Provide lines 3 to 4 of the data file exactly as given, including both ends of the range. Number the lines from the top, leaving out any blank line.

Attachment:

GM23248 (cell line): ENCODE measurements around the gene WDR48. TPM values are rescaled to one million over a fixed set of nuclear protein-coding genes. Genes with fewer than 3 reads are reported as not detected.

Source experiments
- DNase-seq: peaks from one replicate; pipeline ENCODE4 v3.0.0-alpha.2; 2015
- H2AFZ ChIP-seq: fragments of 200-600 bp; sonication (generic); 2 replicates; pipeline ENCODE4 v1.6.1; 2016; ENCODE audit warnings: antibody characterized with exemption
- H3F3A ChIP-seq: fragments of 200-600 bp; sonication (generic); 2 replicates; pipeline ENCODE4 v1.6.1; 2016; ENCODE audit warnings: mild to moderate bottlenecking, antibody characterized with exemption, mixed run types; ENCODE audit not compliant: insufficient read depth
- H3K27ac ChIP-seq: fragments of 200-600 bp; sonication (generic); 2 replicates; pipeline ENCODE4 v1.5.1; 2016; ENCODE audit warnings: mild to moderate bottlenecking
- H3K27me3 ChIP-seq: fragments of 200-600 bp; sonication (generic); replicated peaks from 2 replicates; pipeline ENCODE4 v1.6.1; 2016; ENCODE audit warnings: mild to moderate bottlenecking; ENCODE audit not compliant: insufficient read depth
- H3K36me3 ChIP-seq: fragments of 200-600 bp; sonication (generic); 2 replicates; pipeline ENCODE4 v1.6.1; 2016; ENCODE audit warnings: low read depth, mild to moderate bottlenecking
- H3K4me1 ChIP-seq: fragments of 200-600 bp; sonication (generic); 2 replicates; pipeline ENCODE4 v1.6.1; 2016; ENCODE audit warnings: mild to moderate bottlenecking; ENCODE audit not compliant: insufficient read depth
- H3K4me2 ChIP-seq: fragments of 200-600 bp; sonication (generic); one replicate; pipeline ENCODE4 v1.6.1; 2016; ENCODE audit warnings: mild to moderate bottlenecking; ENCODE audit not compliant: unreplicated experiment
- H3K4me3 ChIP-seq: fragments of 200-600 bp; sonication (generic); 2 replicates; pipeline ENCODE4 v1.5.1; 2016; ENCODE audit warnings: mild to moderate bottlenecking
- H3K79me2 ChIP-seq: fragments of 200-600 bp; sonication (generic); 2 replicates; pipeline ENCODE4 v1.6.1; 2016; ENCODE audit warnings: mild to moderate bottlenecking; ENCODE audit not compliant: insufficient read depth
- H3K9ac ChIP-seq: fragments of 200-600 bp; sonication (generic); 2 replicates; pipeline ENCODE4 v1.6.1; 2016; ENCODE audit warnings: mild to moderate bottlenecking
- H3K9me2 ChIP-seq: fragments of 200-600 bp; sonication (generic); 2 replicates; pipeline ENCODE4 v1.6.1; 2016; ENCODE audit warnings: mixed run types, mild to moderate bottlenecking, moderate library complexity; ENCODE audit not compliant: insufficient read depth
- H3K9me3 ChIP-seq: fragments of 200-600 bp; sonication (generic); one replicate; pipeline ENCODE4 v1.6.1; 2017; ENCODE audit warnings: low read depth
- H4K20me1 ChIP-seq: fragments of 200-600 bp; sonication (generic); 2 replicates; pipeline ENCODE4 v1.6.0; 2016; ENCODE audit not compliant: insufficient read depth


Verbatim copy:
- DNase-seq: peaks from one replicate; pipeline ENCODE4 v3.0.0-alpha.2; 2015
- H2AFZ ChIP-seq: fragments of 200-600 bp; sonication (generic); 2 replicates; pipeline ENCODE4 v1.6.1; 2016; ENCODE audit warnings: antibody characterized with exemption